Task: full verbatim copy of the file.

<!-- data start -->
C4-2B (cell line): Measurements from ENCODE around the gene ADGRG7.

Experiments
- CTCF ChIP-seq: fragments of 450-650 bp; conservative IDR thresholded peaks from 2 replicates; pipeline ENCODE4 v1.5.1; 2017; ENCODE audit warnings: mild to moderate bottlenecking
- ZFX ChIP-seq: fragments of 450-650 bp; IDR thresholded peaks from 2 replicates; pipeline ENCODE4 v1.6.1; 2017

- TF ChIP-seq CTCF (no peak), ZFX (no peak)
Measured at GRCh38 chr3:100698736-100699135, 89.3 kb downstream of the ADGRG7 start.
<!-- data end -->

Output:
C4-2B (cell line): Measurements from ENCODE around the gene ADGRG7.

Experiments
- CTCF ChIP-seq: fragments of 450-650 bp; conservative IDR thresholded peaks from 2 replicates; pipeline ENCODE4 v1.5.1; 2017; ENCODE audit warnings: mild to moderate bottlenecking
- ZFX ChIP-seq: fragments of 450-650 bp; IDR thresholded peaks from 2 replicates; pipeline ENCODE4 v1.6.1; 2017

- TF ChIP-seq CTCF (no peak), ZFX (no peak)
Measured at GRCh38 chr3:100698736-100699135, 89.3 kb downstream of the ADGRG7 start.